XCOM: Enemy Unknown - seven essential tips you'll need to save the Earth

8th Oct 2012 | 13:25

As you'll know if you've read our XCOM: Enemy Unknown review, the latest Xbox 360 release from Firaxis makes being hard an art. It's a game about juggling resources, struggling to get by, being forced to make life-or-death decisions.

We'd highly recommend playing on the Classic difficulty setting - Normal is a little too forgiving - but you might want to pick up a few pointers first. The early stages of the invasion won't pull any punches. Start reading ahead if you want to survive.


Rookies aren't much use in the field, and have a habit of dying. Soldiers are cheap enough to replace, but don't get into the habit of shrugging death off - success in the later stages of XCOM is dependent on the quality of your troops, which means keeping them alive for long enough to earn those promotions.

Taking a full squad of rookies into the field is suicide, but it's worth bringing someone fresh along with you on every mission. Aside from the Assault's invaluable Run & Gun skill, most of the classes take a while to get good. Snipers are rubbish for the first few ranks, but eventually develop utterly invaluable skills. Read our XCOM: Enemy Unknown class guide for more pointers.

Rely too heavily on your XCOM A-Team, and you'll soon find yourself in a sticky situation. If a Terror Mission pops up while the heroes of your squad are still in the infirmary, prepare to sacrifice a couple of rookies at least. The officer training facility can be handy: it lets you buy upgrades that increase your squad size to six, which makes spreading out the promotions much easier.


You won't have been playing XCOM for long before the research team starts bugging you to make an Arc Thrower. Get close enough to an alien whose health is low, and you'll be able to zap the cheeky git unconscious and haul it back to base. Interrogating a species unlocks research credits, speeding up the rate at which you unlock certain specific technologies.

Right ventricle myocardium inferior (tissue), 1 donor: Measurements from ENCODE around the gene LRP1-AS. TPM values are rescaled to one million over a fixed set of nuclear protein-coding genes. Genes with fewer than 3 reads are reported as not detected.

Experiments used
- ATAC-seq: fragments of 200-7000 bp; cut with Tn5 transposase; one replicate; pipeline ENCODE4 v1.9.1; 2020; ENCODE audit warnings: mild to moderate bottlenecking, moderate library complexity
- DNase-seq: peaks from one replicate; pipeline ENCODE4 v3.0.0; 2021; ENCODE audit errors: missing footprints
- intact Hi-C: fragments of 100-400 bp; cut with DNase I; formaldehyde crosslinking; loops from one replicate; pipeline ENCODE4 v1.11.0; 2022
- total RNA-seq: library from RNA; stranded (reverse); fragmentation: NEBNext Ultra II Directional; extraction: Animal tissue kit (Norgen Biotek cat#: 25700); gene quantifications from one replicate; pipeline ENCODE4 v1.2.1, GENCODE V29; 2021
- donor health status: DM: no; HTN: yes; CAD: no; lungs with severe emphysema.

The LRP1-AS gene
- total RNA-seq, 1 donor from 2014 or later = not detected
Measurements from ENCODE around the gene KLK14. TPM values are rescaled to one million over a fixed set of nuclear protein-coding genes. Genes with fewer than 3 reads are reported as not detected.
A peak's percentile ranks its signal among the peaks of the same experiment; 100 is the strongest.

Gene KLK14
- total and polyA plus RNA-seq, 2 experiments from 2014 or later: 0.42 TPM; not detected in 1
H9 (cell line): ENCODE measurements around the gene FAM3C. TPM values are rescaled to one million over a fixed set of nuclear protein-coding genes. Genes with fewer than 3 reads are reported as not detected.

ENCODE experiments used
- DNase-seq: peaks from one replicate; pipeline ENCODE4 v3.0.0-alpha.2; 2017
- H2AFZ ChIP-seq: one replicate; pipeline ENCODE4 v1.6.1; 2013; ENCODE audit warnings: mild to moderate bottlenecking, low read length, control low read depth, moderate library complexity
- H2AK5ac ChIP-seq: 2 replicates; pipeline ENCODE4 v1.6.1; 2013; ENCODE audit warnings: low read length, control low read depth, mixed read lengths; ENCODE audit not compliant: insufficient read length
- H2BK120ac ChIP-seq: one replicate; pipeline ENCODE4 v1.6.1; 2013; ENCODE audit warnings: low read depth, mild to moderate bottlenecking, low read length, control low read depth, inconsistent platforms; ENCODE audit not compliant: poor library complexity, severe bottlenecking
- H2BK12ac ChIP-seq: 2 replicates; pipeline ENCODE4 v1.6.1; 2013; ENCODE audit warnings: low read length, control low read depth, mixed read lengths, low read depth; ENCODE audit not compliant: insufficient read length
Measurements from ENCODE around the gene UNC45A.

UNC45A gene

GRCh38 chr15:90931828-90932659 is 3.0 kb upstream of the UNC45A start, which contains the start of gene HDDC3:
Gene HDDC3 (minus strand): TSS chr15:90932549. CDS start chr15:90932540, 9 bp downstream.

Because of this you'll want to capture aliens as soon as possible, but doing so always puts you at risk. It's best to give your Arc Thrower to a Support class soldier - the extended movement range perk makes things much easier, as does the upgrade which adds a secondary inventory slot. If you can't quite make it to your foe in one movement, find some good cover and use the Hunker Down skill. This ability gives you full protection against critical hits, which should help you survive any last-ditch resistance.

Get into the practice of capturing live foes, and you won't have to invest as much money on your research team, allowing you to spend cash on engineering.


It's easy to get carried away with building research labs, but it's worth making a few workshops as early as you can. Placing them adjacent to each other in your base gives you a 7% spending rebate per workshop. In addition, the engineers that come with it will reduce the cost of making new stuff.

Later in the game you'll find the costs of building weapons and armour a little more hefty than you might expect. Invest in engineering early and you'll save a fortune in the long run.

You'll also be quids-in when it comes to meeting requests for equipment. If some chaps from Russia want to buy some laser rifles, get down to engineering and build them immediately. Using up rare materials in the process might not be wise if you're running low, but when stockpiles are at bursting point, this is a bit of a no-brainer.